Vintage Playing Cards, Washington DC Murals, Hurricane Maria Deaths, More: Monday Buzz, September 17, 2018


Columbia University: Albert Field Playing Cards go online. “The Columbia University Libraries has digitized cards from nearly two hundred decks of the Albert Field Collection of Playing Cards. The cards date from the 16th century through to 1801, and were mostly European – French, German, English, and Italian, though we slipped in one deck from a very new United States.”

The InTowner: More Murals Replacing Graffiti-Defaced Neighborhood Walls; DPW and Arts Commission Initiative Continues. “Since 2007, the District’s on-going initiative known as MuralsDC has been providing permanent graffiti abatement to building walls that have continually been defaced by graffiti or are located in places where the risk of this type of vandalism is prevalent…. Images of every mural painted since the program began in 2007 can be viewed on the project’s new website … which also features videos, artist information, and a map locator to show where to find the more than 50 murals throughout the District.”

Pacific Standard: A New Database Tracks The Fate Of Hurricane Maria’s Indirect Victims. “These deaths and nearly 500 others are recorded in a new database released by three journalism organizations: the Associated Press, the Center for Investigative Journalism in Puerto Rico, and Quartz. The organizations collected reports from Puerto Ricans who believed their loved ones died as a result of Hurricane Maria but whose death certificates didn’t indicate storm conditions as a cause of death. The database is a more personal portrait of Maria’s victims, most of whom died not directly because of Maria’s winds and flooding, but indirectly because of a lack of electricity, medical care, and communication in the wake of the storm.”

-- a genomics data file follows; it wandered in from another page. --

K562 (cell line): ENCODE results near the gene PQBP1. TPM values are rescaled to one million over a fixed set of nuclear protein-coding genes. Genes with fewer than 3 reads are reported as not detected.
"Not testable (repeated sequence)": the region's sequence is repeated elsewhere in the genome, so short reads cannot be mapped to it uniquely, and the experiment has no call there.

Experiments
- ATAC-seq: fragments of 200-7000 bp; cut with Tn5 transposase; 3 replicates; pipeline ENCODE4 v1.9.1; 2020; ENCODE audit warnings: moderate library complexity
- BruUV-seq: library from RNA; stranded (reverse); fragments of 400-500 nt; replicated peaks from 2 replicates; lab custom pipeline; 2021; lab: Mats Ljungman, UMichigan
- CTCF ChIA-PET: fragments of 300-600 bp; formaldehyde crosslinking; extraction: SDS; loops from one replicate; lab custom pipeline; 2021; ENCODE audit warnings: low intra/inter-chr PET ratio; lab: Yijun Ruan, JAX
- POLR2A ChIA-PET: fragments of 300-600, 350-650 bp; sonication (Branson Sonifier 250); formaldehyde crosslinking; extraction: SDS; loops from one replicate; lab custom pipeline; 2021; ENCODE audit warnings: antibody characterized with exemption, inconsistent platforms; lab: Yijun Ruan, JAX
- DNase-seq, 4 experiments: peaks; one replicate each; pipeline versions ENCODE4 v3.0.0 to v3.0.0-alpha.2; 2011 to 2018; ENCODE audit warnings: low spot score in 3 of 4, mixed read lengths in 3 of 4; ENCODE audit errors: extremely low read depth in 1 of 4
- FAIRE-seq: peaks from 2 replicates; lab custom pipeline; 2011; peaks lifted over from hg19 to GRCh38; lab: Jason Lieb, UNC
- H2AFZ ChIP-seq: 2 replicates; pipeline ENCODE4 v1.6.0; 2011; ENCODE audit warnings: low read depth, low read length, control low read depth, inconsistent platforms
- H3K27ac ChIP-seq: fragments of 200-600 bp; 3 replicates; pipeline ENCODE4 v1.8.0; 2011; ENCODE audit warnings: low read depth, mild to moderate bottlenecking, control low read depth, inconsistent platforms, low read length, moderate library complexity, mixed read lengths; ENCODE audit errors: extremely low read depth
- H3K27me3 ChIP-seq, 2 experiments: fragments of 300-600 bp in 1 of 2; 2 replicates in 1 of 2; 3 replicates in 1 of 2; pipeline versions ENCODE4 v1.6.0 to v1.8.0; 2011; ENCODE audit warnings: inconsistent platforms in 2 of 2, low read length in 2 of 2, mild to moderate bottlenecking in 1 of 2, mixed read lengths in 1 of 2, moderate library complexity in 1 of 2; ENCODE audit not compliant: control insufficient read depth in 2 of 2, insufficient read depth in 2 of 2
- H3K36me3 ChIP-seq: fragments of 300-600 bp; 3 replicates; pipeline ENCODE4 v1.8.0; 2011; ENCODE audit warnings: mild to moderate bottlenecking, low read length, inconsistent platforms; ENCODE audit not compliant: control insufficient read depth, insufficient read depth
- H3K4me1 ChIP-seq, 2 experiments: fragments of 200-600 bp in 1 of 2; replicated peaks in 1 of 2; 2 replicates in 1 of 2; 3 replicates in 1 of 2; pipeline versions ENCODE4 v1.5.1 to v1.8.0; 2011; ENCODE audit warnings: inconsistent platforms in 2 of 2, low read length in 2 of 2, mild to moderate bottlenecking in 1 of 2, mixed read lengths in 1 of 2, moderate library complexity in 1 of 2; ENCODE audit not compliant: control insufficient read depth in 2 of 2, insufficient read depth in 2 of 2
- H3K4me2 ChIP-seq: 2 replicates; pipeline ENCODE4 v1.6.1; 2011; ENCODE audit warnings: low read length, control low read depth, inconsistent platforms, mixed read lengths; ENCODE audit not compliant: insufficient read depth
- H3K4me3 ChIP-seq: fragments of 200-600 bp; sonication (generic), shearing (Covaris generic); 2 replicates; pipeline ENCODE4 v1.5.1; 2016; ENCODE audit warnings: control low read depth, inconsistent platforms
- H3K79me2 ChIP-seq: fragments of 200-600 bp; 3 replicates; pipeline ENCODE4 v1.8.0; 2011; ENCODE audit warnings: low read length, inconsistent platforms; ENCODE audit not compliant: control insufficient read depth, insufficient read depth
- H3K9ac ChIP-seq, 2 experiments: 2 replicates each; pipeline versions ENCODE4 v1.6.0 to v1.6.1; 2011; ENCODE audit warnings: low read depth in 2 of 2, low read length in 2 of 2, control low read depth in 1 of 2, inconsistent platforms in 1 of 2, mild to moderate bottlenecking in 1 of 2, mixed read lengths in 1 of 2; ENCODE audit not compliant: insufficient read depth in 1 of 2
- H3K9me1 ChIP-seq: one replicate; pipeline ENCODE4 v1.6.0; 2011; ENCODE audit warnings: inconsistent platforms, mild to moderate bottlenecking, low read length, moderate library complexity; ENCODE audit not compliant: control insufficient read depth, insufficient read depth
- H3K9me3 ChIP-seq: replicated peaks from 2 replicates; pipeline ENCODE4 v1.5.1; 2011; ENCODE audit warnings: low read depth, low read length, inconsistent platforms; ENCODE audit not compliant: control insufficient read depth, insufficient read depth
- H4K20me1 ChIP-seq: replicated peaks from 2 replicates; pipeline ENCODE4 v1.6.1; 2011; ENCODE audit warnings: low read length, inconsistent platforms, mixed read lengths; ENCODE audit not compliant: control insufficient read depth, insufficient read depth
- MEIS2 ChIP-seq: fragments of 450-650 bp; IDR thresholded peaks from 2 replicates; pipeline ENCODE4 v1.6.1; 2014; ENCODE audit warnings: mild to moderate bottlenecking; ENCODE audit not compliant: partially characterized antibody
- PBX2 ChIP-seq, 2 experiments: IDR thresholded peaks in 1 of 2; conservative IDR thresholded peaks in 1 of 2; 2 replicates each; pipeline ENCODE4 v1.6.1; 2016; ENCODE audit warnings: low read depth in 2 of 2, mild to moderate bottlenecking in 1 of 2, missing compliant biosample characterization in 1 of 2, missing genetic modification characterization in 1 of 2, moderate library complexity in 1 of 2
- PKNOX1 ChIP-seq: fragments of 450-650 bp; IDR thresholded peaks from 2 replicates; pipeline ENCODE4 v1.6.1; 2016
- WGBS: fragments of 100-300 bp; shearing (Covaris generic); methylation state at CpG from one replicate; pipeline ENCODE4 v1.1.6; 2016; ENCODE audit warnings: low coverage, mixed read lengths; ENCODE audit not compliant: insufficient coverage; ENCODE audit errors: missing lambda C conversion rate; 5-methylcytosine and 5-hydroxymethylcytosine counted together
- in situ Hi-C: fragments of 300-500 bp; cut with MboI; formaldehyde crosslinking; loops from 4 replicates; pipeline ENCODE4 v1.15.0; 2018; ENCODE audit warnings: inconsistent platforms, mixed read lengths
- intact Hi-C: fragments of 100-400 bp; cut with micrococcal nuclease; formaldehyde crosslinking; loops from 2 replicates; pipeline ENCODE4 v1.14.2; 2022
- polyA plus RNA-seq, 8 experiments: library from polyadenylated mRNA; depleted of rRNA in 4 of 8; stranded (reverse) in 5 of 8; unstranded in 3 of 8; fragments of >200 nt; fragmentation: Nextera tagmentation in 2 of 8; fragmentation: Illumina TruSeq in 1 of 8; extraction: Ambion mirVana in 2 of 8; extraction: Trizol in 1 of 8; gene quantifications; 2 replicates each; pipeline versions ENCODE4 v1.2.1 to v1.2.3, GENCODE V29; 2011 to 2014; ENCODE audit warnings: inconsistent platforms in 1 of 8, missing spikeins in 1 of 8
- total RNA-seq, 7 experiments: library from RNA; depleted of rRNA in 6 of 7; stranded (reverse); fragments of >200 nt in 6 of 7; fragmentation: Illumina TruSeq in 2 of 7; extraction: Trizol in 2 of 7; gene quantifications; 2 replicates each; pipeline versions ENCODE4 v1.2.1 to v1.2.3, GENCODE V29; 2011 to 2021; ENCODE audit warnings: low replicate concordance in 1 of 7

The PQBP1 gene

Not new, but new-to-me: an online archive of MIDI files you can play and download. (Thanks to Esther S. for the heads-up.) From the About page: “I wanted to hear some MIDIs, so I searched and found a .zip file with 100K+ MIDI files that someone posted to Reddit. I tried playing a few in Chrome, Firefox, Safari, etc. and then realized that they’ve all dropped the tag. Even Quicktime and VLC couldn’t play back the files.*”


Search Engine Journal: Twitter Bumps Live Streams to the Top of the Timeline. “Twitter announced it will display live streams more prominently, bumping them to the top of users’ timelines. This change only applies to followed accounts, so users won’t suddenly start seeing live streams from accounts they don’t follow.”

Neowin: Llama’s not dead, Winamp 5.8 Beta leaks online . “Winamp was released in 1997 originally developed by Justin Frankel, later sold to AOL in 1999 for $80 million. It was then acquired by Radionomy for an undisclosed sum from AOL, back in 2014. Now, almost 4 years later and ahead of an expected official company announcement, a beta version for the upcoming Winamp 5.8… bearing a build date of October 26, 2016 has apparently been leaked on the web after being uploaded to the public by an anonymous user on a selection of filesharing sites.” As this is a leak, I wouldn’t trust it entirely, but I’m glad to get some evidence that Winamp is still under development.